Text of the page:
Some birds around Estate Plavu include the Crimson-fronted barbet, Malabar Hornbill, White-cheeked Barbet, Orange Minivet, Red-whiskered Bulbul, Blue-capped Rock Thrush, Grey Wagtail, and White-browed Wagtail, among others. A multitude of bird species is thriving as the project has created a new ecosystem.
Almas: What were some challenges faced during the execution of the project? Did these challenges influence the design of the project?
George: The greater the challenge, the bigger the opportunity. Building a luxury villa on the side of a mountain was our primary challenge, which is how we came up with the three-level design. We built the lodges around the existing rocks, trees and site contours. Our philosophy of building 'around' nature rather than on it influenced the form of the spaces. The entrance porch, living rooms and bedrooms on-site account for the existing landscape and flow around them. For instance, the layout of the west bedroom in the second lodge was reworked around the existing trees, which enabled us to incorporate a study that overlooks the trees, and the bedroom is shifted further south. Similarly, a large tree was accommodated in the entrance porch area by puncturing the roof above to let its branches through.
Almas: Looking back at the completed project, would you do something differently if you were to work on it today?
George: If we had to do something differently, we would increase the volumes at Estate Plavu, similar to how we have done for villas since then. We would have raised heights by changing the roofing structure from hipped to gabled. The four-sided roof would become two-sided to offer more openings and daylight in the rooms.
Almas: How are projects conceptualised at Earthitects? How does the studio engage with clients and stakeholders, as well as future users of the projects?
George: At Earthitects, we study local architecture and gauge the existing designs’ strengths and challenges. We see how materiality and techniques work in a local vernacular setting and how to turn specific challenges into opportunities. For example, the stone is specific to Wayanad, like mud/ brick is specific to Coorg, and using locally procured and available material is ideal in its respective context. From a macro site level to a micro planning and detail level, we aim at minimal intervention to the site yet look to provide the best living experience.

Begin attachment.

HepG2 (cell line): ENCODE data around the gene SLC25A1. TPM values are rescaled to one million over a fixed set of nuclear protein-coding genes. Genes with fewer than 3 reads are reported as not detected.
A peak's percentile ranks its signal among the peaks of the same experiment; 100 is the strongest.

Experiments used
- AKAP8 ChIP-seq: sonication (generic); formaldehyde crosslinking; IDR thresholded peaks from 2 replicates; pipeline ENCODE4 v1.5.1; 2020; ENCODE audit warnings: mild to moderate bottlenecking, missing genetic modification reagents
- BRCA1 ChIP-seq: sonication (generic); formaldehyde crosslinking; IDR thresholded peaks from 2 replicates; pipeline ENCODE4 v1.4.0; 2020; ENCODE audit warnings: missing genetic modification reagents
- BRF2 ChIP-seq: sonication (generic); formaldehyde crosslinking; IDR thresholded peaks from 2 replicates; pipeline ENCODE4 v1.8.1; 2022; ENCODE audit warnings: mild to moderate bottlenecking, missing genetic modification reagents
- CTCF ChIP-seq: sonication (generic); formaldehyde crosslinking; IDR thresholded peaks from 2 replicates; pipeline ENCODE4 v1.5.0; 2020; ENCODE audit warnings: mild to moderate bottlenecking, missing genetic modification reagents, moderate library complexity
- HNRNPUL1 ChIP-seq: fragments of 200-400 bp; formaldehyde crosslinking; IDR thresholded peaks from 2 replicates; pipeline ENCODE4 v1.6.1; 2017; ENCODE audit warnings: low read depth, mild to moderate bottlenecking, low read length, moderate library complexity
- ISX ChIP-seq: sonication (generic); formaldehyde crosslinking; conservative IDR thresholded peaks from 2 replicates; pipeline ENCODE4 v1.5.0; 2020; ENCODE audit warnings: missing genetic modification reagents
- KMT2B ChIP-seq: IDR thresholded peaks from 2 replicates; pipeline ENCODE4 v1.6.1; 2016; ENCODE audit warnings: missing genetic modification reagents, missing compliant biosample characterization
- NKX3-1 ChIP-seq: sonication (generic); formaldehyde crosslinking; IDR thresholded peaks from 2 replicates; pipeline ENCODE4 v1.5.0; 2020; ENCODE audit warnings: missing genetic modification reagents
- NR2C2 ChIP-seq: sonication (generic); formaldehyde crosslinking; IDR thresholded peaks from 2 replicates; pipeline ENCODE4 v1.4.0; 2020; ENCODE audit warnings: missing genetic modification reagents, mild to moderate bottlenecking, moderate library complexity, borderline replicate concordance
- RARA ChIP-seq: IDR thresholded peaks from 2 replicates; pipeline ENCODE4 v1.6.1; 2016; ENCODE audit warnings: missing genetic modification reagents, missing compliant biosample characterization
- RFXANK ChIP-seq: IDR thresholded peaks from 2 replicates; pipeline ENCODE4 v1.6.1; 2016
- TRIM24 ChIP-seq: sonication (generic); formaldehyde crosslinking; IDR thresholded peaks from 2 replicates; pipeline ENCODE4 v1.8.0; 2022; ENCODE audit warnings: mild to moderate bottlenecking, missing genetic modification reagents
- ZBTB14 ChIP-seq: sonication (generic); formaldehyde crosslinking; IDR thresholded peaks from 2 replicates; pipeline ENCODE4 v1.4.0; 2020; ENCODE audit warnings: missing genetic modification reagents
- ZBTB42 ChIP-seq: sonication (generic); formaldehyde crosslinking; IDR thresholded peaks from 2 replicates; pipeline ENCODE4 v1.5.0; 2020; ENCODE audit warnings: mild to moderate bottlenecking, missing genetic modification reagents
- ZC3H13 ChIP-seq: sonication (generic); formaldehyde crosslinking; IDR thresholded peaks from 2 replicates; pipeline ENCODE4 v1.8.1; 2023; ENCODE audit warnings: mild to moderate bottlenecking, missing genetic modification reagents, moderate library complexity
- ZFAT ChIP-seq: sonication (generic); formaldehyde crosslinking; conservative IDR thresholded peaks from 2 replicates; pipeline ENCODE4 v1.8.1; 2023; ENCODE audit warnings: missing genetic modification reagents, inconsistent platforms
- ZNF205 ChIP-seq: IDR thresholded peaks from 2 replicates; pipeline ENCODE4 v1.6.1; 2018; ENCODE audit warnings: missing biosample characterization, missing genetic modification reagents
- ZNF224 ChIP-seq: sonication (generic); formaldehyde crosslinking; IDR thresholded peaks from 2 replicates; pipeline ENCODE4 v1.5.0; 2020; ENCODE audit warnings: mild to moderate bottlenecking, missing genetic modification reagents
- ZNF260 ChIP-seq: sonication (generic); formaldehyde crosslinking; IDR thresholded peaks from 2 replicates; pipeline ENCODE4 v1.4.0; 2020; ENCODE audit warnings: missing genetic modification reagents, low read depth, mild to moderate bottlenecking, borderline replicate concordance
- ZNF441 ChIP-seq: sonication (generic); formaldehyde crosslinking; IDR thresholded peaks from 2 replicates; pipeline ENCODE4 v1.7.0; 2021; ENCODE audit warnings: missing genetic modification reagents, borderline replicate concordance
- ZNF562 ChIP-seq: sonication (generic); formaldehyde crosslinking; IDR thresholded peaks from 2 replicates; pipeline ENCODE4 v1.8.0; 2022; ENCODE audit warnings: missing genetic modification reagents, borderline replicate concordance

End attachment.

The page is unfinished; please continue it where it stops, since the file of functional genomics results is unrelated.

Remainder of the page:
Immersive case studies are a vital part of our process, where we brainstorm, document the site, and revisit the context countless times after several rounds of internal revisions. We aim to redevelop skillsets and revive dying arts that were once well-known in their regions. By doing so, we aim to cater to the local vernacular and reinstil the pride of that area in its inhabitants.
Our practice has attracted clients and stakeholders who share a similar ethos to us, and hence the primary goal becomes to get them on board our design journey and arrive at a shared vision.
Almas: What are some projects, or designers and architects that Earthitects looks up to for inspiration?
George: We look into the architecture of the place we will build for inspiration for our projects. Our philosophy of Reverse Urbanisation refers to returning to nature through the reconnection of man, his built space and the natural environment.
Almas: What's NEXT for Earthitects?
George: We want to revolutionise how people live and give people a space away from the hustle-bustle of the city. We are excited to bring to our patrons an area which will be an experiential living around coffee. A project India has never seen before is in the works!
Name of the project: Estate Plavu
Location: Wayanad, Kerala, India
Site Area: 26,500 sq. Ft (area of one residence)
Built-Up Area: 7320 sq. Ft (area of one residence)
Year of completion: 2021
Principal Designer: Ar. George E. Ramapuram
Design Team: George E. Ramapuram, Irene Ann Koshy, Hetvi Kothwala, Pon Athithyan Muthurajan, Ginelle Gabriella Lopes, Likhitha Shivmay
Supervisor: Johnson Joseph
Project Engineer: Sarmas Valli
Assistant Project Engineer: Harsha R
Electro Mechanical: Shaji E.K
Finance: Elias K T
Stores and Purchase: James Johny
Carpentry Manager: Vijayan N. K.